Your interactive guide to living abroad as recommended by local mums | Last updated 8 months ago



A major consideration for families when moving abroad is how they and their children may deal with living in a bilingual or multilingual environment. Whatever the particular situation, whether a monolingual family planning a move abroad or parents of different nationalities eager to maintain both languages, you will encounter challenges that require some patience and effort to overcome.

Having said that, being bilingual is undoubtedly an advantage in life; it not only allows you to communicate with a wider range of people and opens doors in the world of work, but research has also suggested that it increases mental agility generally and is conducive to flexible thinking and improved problem-solving skills.

The antiquated idea that learning a second or third language will confuse a child and even slow down their progress in their first language comes from the fact that many bilingual children start to speak a little later than their monolingual peers. Every child is an individual and the way they process new information and the speed at which they can actively reproduce the language will vary from child to child. While it is true that in many cases a bilingual child may take a few more months to start speaking, they usually then go on to perform equally well academically; if not better.

Children in a bilingual education system such as Catalonia, Wales and Canada have consistently shown superior results in examinations when compared to their monolingual counterparts. Children who are raised in a bilingual environment are aware of the cultural bridge they represent and can often glean a great deal of self-confidence from this rich and complex identity and, as a result, may be more sensitive to cultural divirsity.

So, when do children assimilate language best? The answer is quite simply, from birth. Extensive research into this question has suggested that the later in life a person comes into contact with a language, the harder they will have to work in order to master it. That is not to say that a 4 year old is already to old and without hope of becoming fluent in a second language and there are many things parents can do to aid their plight. In order to help bilingual children, families should establish clear linguistic patterns. Preferably speaking their native tongue to the children consistently. Multi-cultural families should decide who speaks what to whom and stick to it to avoid additional confusion between languages. In the case of monolingual families living abroad, the boundaries are simple – the parents' native language at home and the second language outside.

Having a support network beyond the walls of the family home is a highly valuable asset in helping your child's language development. Spending time with other families who have the same language set up increases the chances that the minority language will be practised and maintained by your child. Children, like adults, learn a language better in response to genuine motivation and necessity. Such playdates can provide both. It is also a great source of support for parents and a forum for sharing ideas and concerns.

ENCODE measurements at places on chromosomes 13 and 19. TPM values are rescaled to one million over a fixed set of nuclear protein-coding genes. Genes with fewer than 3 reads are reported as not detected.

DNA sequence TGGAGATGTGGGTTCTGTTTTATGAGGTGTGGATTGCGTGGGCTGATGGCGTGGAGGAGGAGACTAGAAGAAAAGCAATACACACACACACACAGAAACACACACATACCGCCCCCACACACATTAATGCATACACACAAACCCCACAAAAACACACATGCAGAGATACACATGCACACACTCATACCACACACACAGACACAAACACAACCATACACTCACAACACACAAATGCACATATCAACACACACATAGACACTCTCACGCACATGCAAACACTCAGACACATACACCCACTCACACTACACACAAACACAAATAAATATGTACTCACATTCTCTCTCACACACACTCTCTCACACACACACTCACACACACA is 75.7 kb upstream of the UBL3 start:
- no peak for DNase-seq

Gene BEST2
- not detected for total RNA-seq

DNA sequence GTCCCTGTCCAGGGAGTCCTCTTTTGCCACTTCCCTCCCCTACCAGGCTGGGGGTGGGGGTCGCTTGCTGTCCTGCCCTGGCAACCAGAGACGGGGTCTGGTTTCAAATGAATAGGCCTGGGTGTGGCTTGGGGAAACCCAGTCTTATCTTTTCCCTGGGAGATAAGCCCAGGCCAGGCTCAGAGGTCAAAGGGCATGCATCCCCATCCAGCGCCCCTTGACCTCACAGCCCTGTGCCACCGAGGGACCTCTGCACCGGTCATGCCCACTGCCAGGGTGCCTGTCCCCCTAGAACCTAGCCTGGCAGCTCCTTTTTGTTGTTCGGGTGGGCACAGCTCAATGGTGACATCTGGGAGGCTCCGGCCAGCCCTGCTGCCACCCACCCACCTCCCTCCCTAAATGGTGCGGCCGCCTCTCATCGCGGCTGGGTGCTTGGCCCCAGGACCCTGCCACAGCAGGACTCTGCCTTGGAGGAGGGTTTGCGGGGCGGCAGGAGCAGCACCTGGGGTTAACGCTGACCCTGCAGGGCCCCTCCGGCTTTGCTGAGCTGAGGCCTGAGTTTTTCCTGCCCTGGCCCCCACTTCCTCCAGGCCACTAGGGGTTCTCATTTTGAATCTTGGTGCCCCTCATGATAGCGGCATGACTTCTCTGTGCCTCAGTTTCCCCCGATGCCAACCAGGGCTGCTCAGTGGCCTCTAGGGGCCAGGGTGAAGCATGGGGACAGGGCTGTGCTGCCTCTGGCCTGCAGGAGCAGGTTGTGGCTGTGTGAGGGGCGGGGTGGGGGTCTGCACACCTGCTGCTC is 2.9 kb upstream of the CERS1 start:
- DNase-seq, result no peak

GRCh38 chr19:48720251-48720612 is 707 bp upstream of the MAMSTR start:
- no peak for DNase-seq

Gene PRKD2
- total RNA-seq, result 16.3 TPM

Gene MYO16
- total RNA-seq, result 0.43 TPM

But are there any disadvantages for bilingual children? Common difficulties encountered include initially mixing up languages and “borrowing” words from one language when they cannot remember or do not know it in the other. This is usually a tempòrary phenomenon and decreases greatly as the child's vocabulary grows in both languages.Other children seem to have an inate ability to compartmentalise languages and their fluency in both increases simultaneously; this will depend in part on the amount of exposure they receive to each language. Another temporary disadvantage for bilingual children is the initial academic effort of learning to read and write – this is also an additional workload for parents raising bilingual children but one which is well worth the effort.

Basically, the extent to which a child develops their second language will depend on their personal motivation and parental support. Parents should avoid disciplining refusual to speak the minority language as that will only make it more difficult for the child to relate to it as part of their own identity rather than something external that is being imposed, making it much more likely for them to reject it completely. If a child is reluctant to speak the minority language a parent can help keep it alive by simply translating what the child has said in the first language into the second language before going on to respond to it. This can feel a little tiresome at times, but all shadow of a doubt as to whether or not it is worth the effort, will fade away the first time the child surprises you by singing a little song or saying I love you in the second language.

Patience, support and understanding are required by parents raising bilingual children and, as with all aspects of parenting, there will be moments when parents doubt their methods. If a parent is consistent however they will notice how, as their children grow, speaking two or more languages becomes an entirely natural ability and one which is highly coveted in today's global society.

Our language skills dictate where we work and live, who we socialise with and marry, and breaking down language barriers increases our options in all fields of life – which is unarguably a wonderful gift that our children will grow up to be very grateful for.